The file will be saved with the name typescript in your home directory.

bc is a command that displays the simplest console calculator on the terminal screen.

df is a simple command that will show you the amount of your disk space, including network drives.

du - a list of all folders available on your system partition.


Copying files and folders is carried out using the command cp . Suppose you want to copy the note.txt file from the desktop to the Documents directory. In this case, you need to type in the terminal cp note.txt ~ / Documents

Please note that if a file with the same name exists in the new location, it will be deleted and replaced with the copied file without warnings and the possibility of recovery.

If you want not just to copy the file, but to copy and save it with a new name (for example, take the new.txt as the new name), then the required command will look like this - cp note.txt ~ / Documents / new. txt . And a new.txt file will appear in your folder, which is a copy of the note.txt file from the desktop.

In order to copy the desired file to the original directory, but with a new name, you just need to type cp note.txt new.txt

cp -R Documents "Documents backup" is the command through which you save a backup copy of your entire Documents directory. Quotation marks are necessary, as there is a space in the directory name.

sudo cp -Rp / Users "/ Users backup" - the command allows you to copy the entire directory / Users (including all home folders that are inside), while keeping as much file information as possible (membership, rights, etc., but not a branch resource) with the name Users backup. You must execute this command from under the administrator account, for example, sudo is used in this example, which allows you to get temporary access with root privileges. If you are executing a command under a user account, you will be prompted to enter an administrator password.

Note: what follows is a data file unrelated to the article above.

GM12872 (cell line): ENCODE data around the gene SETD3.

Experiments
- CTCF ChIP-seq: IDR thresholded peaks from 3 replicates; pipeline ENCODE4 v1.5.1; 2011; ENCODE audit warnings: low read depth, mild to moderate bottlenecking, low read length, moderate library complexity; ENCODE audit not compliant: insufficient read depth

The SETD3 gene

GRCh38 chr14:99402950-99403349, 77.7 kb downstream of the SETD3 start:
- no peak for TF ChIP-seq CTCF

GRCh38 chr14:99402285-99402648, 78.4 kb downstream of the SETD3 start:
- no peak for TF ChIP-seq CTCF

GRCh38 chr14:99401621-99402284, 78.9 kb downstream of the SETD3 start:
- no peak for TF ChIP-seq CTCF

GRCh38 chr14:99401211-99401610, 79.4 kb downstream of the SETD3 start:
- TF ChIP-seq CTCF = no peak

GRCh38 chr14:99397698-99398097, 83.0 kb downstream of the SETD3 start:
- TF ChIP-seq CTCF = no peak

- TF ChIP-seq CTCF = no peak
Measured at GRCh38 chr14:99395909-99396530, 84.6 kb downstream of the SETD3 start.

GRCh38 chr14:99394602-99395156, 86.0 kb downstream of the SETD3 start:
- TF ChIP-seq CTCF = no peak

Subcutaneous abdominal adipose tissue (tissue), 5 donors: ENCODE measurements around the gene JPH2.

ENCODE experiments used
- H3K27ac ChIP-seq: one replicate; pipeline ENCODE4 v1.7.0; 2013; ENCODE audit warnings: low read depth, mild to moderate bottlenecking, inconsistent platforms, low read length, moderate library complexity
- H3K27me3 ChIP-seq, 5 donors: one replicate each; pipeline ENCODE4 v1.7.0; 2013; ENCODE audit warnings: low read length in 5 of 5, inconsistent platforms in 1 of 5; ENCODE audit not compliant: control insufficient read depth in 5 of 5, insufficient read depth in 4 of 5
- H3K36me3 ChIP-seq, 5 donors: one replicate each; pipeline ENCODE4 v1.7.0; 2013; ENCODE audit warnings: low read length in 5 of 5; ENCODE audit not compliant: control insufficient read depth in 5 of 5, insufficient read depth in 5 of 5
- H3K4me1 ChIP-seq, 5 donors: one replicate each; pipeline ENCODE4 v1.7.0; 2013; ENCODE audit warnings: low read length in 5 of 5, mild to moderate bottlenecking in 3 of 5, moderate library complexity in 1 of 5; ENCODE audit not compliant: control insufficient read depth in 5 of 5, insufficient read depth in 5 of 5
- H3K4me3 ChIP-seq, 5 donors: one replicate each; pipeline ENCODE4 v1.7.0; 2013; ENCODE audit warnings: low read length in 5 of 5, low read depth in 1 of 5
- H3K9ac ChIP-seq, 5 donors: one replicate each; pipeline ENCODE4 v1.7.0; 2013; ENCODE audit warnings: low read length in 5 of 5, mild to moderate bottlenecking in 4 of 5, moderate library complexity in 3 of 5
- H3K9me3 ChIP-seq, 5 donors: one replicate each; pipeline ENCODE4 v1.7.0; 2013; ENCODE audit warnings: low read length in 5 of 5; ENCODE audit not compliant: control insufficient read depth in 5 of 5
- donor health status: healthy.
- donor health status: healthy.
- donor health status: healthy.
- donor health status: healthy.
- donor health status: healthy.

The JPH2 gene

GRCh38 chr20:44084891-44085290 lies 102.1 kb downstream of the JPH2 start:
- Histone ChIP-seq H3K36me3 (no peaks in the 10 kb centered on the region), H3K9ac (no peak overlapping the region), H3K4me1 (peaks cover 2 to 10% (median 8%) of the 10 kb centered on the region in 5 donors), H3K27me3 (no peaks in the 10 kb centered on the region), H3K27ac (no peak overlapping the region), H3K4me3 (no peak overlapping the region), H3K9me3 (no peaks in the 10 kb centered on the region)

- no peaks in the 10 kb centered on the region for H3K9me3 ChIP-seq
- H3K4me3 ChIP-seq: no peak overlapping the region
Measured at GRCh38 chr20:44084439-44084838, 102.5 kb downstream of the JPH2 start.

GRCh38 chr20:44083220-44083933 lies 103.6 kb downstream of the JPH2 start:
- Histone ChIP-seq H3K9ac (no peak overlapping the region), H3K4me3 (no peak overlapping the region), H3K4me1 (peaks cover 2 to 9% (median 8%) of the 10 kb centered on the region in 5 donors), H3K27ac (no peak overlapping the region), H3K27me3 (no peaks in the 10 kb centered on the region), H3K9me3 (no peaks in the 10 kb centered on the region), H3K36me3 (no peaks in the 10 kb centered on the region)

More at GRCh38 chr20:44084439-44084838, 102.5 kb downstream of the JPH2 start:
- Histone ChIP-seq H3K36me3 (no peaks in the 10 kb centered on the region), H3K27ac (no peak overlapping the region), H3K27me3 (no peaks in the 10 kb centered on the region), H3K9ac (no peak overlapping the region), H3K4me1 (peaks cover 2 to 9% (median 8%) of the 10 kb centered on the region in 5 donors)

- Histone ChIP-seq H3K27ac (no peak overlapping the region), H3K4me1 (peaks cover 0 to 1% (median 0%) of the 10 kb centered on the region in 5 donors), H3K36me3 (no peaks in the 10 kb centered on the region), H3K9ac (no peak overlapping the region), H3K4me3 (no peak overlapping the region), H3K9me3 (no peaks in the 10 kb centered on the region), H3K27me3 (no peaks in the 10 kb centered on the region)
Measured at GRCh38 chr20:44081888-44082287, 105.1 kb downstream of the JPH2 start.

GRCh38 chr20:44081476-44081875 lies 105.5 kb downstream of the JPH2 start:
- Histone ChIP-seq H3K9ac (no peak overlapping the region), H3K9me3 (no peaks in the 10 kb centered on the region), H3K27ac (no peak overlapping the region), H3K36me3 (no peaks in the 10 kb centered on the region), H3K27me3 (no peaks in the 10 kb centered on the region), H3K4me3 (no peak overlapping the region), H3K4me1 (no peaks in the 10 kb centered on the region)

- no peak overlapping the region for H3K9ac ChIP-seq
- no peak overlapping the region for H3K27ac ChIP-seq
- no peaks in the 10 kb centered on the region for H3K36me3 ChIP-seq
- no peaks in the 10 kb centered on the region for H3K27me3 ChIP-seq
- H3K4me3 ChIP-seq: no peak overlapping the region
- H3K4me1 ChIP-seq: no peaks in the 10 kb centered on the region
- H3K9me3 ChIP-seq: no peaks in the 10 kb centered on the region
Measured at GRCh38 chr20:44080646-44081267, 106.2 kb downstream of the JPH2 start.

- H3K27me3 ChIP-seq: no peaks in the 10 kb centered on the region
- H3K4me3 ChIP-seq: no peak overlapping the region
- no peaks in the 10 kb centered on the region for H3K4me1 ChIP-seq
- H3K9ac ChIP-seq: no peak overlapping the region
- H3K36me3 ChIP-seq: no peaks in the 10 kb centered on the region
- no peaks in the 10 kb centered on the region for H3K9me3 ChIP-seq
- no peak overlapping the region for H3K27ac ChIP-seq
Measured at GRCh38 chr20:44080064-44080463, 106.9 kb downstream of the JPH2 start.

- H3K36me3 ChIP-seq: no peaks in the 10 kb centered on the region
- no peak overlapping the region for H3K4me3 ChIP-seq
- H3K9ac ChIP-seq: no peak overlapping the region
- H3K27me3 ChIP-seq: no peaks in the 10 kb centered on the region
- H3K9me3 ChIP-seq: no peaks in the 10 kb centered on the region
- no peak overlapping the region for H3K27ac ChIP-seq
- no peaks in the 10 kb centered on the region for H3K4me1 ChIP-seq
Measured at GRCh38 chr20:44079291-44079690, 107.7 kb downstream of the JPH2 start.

ditto allows you to copy the directory, but with the attributes of hidden files.

ditto Documents "Documents backup" copies the entire directory as "Documents" and names a copy of the "Documents backup" directory.

mv - rename files. For example, by typing mv new old in the terminal, you rename the file or directory named new to old. And the following command: mv old ~ / Documents - you move it from the current directory to your Documents directory.


find - search for files that match your criteria.


find / -name (file name without parentheses): the command will search for the file you need across the entire file structure, including all mounted drives (including network drives) and display the full path to it.

find -x / -name (file name without brackets): the same, but the search will be carried out exclusively on the boot disk of your system.

find. -name '* filename *' : (with the specified syntax preserved) - the search will be performed in the current directory and all its subdirectories.

find. -mtime - (here you need the number to enter without parentheses) : this command, like the previous one, searches the current directory and all its subdirectories, but its difference is that, for example, specifying the number 3 (find. -mtime -3) the team will give you all the files that have been changed in the last three days. By specifying 0, the command will find only those files whose date has been changed.


ps -x command, issuing in the terminal a list of current user's processes.

ps -ax shows a list of all processes

ps - aux shows a list of all processes running on the system at the moment, as well as additional information about them, including CPU usage, time, etc.

top lists the main processes involved and constantly updated information about them. The load on the processor, the size of the memory involved, the time, etc.

top -us5 is the same, but with the sorting of processes, according to the volume of their load on the processor.